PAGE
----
Understanding Stunting: not all in the height 

Photo by Charu Chaturvedi on Unsplash

Our genetics play a significant role in how long a height we attain. But can we always ignore short stature as mere genetics? What if there is some sinister intergenerational play going on? The World Health Organization (WHO) defines shortness as a description of low height for the age
that could be normal or abnormal. A baby and mother classify as short if their length and height are less than 45 cm and 145 cm, respectively (WHO, 2023; Subramanian, 2009).

But why should we care about the underlying phenomenon? Let us dive in and discover this complex phenomenon’s significance and etiologies.

Does short height always indicate stunting?

Short height in one or both parents could be genetic, a physical feature passed down to generations. Hence mere short size in a child should not be narrowed down to stunting (Banudi et al., 2020). The child becomes stunted when short height results from insufficient nutrition from the pregnant mother or during infancy (Susyani et al., 2022).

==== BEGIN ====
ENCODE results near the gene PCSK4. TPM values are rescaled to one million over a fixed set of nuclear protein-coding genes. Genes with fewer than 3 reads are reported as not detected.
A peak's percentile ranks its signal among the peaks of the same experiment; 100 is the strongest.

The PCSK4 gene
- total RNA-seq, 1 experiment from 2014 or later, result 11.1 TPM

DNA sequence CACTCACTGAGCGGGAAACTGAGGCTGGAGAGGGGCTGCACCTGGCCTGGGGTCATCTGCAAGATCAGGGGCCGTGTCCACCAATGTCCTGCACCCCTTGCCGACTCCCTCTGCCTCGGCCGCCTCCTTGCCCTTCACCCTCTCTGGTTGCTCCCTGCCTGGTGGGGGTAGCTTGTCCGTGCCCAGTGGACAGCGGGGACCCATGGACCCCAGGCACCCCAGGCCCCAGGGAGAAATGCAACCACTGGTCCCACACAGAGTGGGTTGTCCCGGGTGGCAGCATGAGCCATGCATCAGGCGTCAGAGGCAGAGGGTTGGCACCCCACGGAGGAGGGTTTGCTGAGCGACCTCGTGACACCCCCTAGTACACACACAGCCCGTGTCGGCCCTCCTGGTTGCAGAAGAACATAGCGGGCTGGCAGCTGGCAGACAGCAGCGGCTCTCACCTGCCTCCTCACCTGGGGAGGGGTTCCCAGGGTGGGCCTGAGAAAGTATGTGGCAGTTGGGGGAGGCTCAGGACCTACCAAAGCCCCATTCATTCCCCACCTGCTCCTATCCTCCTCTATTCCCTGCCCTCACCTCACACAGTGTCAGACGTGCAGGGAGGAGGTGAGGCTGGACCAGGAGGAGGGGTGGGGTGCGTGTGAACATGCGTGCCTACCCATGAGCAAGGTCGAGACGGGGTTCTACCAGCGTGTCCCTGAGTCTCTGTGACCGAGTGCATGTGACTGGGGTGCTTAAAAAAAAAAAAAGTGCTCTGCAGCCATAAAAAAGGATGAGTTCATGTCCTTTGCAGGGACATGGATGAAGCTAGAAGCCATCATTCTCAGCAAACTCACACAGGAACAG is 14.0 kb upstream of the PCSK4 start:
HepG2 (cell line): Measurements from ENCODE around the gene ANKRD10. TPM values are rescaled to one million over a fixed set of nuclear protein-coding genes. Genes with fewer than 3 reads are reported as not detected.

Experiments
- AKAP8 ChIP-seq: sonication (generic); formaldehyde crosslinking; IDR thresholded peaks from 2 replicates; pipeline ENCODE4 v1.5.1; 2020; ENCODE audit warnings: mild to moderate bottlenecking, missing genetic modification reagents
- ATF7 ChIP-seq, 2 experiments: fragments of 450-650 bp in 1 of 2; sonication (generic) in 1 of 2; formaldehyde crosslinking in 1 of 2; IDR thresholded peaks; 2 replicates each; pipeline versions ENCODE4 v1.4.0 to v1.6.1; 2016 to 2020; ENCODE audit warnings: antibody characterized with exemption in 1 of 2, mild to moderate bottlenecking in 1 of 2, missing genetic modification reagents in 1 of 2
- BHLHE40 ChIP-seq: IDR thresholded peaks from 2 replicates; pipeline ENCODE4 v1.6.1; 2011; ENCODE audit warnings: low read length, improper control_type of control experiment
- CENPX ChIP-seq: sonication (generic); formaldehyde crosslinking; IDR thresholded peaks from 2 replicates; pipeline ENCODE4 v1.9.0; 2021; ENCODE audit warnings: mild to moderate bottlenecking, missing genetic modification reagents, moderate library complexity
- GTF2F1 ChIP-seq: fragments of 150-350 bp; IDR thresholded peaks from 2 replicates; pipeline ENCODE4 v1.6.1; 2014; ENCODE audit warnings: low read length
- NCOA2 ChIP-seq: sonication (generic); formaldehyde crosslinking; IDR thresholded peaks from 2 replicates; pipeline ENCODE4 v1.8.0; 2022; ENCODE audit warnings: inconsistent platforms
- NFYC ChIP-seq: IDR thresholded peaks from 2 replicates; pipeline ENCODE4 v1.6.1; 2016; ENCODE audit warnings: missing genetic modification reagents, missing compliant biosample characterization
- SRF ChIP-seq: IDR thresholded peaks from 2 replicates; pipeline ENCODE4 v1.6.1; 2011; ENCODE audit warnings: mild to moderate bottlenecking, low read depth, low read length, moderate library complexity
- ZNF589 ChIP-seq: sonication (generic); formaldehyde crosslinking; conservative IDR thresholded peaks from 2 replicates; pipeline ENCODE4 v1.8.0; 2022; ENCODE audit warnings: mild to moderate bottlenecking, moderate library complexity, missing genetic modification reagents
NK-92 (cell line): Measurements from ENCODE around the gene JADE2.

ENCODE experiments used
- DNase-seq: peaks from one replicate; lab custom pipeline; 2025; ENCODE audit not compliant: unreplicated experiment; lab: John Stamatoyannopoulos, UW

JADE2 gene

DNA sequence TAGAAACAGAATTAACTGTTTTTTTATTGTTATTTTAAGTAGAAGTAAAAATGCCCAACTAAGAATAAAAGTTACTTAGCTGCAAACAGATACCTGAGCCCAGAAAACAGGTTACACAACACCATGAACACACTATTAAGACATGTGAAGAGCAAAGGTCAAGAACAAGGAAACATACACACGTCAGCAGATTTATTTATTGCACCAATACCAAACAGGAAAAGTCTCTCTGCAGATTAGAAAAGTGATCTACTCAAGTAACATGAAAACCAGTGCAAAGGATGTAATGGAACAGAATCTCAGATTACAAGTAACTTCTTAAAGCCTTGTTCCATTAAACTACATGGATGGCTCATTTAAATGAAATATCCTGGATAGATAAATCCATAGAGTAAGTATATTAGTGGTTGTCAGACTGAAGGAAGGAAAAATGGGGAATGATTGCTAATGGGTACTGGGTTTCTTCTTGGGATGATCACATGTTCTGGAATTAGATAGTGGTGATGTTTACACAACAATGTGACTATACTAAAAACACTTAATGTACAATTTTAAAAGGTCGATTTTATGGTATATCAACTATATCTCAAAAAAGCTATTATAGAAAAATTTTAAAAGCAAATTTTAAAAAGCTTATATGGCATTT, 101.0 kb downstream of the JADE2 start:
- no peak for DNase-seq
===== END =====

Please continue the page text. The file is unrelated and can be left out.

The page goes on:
Understanding stunting as a cause and result

Short stature and stunting have been used interchangeably, even in recent literature. Their delineation is essential for assessing short length as a marker of childhood stunting prevalence. Some studies identify stunting as short stature for an age solely in terms of height, while others claim that stunting is a growth deficiency that is a dynamic process. It is not just a point/period measure of slow length/height gain to age.

All stunted children may face retarded growth linearly; however, all those with linear growth retardation alone cannot be labelled as stunted.